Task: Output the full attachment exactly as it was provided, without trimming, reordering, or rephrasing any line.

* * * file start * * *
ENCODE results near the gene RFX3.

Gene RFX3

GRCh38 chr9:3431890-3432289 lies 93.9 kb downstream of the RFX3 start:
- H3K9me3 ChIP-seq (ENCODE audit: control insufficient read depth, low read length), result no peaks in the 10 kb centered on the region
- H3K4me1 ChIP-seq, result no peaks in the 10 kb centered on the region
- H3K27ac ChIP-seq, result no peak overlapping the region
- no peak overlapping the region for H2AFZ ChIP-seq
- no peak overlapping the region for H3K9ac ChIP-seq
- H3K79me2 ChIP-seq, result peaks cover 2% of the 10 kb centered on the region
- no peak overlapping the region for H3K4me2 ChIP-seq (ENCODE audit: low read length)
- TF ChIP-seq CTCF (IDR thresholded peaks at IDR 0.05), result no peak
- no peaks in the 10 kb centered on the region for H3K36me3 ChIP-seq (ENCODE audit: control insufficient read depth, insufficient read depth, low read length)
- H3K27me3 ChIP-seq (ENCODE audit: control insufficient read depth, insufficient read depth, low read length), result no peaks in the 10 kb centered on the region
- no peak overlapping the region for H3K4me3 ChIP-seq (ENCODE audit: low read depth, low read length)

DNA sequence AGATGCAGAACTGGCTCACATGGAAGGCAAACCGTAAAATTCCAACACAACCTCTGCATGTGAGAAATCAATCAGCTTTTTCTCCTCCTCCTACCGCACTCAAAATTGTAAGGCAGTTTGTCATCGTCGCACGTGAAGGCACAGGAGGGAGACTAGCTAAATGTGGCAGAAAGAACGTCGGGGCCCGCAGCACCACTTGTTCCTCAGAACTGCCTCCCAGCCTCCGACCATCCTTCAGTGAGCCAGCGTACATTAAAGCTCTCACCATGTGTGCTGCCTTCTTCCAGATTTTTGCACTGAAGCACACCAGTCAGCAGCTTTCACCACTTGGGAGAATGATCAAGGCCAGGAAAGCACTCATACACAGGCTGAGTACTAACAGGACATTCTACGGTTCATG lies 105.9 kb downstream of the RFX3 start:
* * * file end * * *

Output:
ENCODE results near the gene RFX3.

Gene RFX3

GRCh38 chr9:3431890-3432289 lies 93.9 kb downstream of the RFX3 start:
- H3K9me3 ChIP-seq (ENCODE audit: control insufficient read depth, low read length), result no peaks in the 10 kb centered on the region
- H3K4me1 ChIP-seq, result no peaks in the 10 kb centered on the region
- H3K27ac ChIP-seq, result no peak overlapping the region
- no peak overlapping the region for H2AFZ ChIP-seq
- no peak overlapping the region for H3K9ac ChIP-seq
- H3K79me2 ChIP-seq, result peaks cover 2% of the 10 kb centered on the region
- no peak overlapping the region for H3K4me2 ChIP-seq (ENCODE audit: low read length)
- TF ChIP-seq CTCF (IDR thresholded peaks at IDR 0.05), result no peak
- no peaks in the 10 kb centered on the region for H3K36me3 ChIP-seq (ENCODE audit: control insufficient read depth, insufficient read depth, low read length)
- H3K27me3 ChIP-seq (ENCODE audit: control insufficient read depth, insufficient read depth, low read length), result no peaks in the 10 kb centered on the region
- no peak overlapping the region for H3K4me3 ChIP-seq (ENCODE audit: low read depth, low read length)

DNA sequence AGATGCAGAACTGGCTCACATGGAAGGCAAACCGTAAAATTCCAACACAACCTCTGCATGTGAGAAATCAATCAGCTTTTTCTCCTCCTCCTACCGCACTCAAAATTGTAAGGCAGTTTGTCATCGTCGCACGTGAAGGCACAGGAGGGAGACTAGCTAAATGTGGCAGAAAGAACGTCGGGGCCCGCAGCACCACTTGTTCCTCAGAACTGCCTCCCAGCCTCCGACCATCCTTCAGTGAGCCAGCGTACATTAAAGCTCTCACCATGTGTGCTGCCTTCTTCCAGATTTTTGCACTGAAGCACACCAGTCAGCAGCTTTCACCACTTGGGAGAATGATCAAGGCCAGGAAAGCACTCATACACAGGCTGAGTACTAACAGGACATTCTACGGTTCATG lies 105.9 kb downstream of the RFX3 start: